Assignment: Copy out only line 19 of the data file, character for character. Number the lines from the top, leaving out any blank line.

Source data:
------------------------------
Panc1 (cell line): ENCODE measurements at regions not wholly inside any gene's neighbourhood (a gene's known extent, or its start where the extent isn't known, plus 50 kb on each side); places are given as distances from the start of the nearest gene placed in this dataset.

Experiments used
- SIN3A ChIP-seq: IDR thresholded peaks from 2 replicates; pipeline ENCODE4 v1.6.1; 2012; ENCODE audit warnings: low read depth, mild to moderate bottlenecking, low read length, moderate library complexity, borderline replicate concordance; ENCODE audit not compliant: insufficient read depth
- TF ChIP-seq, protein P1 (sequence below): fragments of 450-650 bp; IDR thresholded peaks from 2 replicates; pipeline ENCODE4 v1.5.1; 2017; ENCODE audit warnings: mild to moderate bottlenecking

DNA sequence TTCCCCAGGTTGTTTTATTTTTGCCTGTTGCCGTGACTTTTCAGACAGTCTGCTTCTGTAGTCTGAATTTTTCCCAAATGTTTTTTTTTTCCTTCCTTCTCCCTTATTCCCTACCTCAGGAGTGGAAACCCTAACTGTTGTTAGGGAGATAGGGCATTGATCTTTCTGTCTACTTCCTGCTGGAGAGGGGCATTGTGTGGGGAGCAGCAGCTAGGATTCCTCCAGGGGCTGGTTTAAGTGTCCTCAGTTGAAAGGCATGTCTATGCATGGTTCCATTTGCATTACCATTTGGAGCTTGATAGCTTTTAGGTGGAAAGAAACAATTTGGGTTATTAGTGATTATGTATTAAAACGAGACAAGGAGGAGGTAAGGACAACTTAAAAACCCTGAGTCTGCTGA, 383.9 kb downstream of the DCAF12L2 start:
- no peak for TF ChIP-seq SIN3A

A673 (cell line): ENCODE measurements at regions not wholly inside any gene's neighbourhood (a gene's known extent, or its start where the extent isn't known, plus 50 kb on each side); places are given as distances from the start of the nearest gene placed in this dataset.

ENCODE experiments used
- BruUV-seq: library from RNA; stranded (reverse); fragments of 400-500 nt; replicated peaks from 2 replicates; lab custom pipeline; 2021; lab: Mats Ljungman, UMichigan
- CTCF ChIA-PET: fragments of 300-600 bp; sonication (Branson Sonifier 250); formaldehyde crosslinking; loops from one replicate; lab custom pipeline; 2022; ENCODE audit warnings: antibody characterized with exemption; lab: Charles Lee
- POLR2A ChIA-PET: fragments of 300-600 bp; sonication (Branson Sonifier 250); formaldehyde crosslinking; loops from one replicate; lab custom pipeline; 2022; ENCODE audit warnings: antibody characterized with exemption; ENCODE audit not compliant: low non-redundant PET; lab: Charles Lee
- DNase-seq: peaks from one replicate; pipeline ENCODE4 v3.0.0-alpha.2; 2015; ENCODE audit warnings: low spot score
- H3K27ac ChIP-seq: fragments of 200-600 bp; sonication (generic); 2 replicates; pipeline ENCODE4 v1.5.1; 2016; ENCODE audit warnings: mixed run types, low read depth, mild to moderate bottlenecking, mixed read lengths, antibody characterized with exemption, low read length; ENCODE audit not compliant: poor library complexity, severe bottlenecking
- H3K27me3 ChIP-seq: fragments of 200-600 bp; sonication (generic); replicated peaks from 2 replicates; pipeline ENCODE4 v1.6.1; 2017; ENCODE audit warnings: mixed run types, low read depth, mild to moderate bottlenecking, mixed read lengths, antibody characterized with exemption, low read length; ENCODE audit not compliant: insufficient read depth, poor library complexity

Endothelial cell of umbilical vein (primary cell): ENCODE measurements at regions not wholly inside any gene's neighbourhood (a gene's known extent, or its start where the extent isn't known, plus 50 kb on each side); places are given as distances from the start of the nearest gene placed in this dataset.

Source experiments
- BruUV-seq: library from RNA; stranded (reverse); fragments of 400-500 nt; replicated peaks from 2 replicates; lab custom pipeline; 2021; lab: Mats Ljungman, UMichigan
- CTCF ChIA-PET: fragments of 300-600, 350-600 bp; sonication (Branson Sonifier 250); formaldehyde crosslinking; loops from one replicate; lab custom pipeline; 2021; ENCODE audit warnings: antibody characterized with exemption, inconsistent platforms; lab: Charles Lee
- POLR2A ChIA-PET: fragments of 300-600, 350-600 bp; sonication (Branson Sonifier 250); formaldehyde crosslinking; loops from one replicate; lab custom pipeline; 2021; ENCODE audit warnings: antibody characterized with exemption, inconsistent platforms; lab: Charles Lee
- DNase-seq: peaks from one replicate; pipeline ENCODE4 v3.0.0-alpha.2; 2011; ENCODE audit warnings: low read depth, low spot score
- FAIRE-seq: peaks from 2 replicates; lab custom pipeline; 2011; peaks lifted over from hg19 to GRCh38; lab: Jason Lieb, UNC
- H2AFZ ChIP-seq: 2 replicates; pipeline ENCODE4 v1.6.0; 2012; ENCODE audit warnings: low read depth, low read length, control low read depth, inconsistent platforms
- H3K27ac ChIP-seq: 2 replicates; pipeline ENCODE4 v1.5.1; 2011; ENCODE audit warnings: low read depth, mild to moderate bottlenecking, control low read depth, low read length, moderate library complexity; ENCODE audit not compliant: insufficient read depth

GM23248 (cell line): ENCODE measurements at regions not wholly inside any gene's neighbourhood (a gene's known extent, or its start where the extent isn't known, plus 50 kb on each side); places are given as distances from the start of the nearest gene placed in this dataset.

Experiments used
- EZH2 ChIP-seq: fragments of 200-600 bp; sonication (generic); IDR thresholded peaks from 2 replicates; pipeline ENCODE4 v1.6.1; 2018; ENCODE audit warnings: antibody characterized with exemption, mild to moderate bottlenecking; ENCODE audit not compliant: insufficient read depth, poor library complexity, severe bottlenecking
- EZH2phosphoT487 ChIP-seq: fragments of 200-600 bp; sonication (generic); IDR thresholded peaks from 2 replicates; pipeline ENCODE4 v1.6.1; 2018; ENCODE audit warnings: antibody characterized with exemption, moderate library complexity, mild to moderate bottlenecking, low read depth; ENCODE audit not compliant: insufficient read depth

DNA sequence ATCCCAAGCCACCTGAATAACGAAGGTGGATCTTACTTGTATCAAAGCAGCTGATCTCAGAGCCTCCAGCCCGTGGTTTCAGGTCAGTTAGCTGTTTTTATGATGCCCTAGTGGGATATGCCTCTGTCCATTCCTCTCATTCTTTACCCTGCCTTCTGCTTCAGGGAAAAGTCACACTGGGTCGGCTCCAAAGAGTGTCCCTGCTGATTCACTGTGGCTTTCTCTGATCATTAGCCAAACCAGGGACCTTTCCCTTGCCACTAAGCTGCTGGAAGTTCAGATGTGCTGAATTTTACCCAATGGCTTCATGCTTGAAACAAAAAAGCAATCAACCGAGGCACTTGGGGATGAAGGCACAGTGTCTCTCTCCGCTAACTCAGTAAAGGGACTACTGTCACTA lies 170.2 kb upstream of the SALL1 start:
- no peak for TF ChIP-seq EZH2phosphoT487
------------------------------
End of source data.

- POLR2A ChIA-PET: fragments of 300-600, 350-600 bp; sonication (Branson Sonifier 250); formaldehyde crosslinking; loops from one replicate; lab custom pipeline; 2021; ENCODE audit warnings: antibody characterized with exemption, inconsistent platforms; lab: Charles Lee